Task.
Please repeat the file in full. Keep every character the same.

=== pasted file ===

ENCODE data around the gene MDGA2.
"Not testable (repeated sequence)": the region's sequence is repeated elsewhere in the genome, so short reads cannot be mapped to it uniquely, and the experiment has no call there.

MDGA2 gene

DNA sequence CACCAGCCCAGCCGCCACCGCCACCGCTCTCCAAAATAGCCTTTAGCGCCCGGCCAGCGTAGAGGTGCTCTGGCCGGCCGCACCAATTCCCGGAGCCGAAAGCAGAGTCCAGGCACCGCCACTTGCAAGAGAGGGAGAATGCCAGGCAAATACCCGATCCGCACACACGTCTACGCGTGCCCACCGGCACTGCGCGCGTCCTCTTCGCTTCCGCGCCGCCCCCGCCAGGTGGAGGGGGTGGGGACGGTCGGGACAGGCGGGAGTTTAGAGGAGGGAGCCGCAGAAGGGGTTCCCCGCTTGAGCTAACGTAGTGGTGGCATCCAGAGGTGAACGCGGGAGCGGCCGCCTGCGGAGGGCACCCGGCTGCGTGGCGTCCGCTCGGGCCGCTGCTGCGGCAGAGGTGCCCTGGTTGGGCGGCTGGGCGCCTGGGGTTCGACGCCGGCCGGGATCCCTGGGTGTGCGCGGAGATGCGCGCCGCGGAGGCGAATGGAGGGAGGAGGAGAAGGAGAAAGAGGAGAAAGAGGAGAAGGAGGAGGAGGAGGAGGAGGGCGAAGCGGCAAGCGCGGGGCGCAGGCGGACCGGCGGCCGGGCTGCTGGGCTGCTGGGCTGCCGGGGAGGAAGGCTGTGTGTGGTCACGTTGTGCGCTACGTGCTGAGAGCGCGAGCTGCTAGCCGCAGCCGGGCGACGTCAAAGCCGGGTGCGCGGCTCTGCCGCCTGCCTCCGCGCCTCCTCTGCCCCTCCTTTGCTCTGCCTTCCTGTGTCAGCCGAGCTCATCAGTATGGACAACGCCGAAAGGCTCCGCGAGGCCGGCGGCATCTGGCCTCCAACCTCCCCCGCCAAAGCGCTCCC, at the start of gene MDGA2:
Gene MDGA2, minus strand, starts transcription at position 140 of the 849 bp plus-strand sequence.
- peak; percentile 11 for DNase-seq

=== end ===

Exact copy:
ENCODE data around the gene MDGA2.
"Not testable (repeated sequence)": the region's sequence is repeated elsewhere in the genome, so short reads cannot be mapped to it uniquely, and the experiment has no call there.

MDGA2 gene

DNA sequence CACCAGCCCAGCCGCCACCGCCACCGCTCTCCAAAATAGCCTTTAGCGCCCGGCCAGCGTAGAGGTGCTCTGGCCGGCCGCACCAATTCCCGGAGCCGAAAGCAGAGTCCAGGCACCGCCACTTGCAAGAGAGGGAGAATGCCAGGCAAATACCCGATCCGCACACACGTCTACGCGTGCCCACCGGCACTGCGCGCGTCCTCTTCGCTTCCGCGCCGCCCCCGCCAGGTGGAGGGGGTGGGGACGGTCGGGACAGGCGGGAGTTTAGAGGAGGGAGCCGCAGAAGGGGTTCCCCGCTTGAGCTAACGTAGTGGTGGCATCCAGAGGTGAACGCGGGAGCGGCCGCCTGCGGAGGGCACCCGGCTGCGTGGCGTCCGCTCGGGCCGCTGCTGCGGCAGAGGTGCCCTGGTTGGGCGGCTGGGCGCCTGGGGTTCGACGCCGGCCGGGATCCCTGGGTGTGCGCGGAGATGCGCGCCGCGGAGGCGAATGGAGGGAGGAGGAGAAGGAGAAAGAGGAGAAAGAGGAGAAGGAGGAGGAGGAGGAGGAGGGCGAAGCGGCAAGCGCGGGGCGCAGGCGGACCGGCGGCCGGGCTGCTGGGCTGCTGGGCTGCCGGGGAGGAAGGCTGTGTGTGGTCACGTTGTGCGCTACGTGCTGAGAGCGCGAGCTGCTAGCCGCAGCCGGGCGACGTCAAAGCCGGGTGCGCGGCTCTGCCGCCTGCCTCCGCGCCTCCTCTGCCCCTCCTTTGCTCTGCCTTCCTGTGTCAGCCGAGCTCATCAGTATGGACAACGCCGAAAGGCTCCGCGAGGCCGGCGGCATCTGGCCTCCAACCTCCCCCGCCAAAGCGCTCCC, at the start of gene MDGA2:
Gene MDGA2, minus strand, starts transcription at position 140 of the 849 bp plus-strand sequence.
- peak; percentile 11 for DNase-seq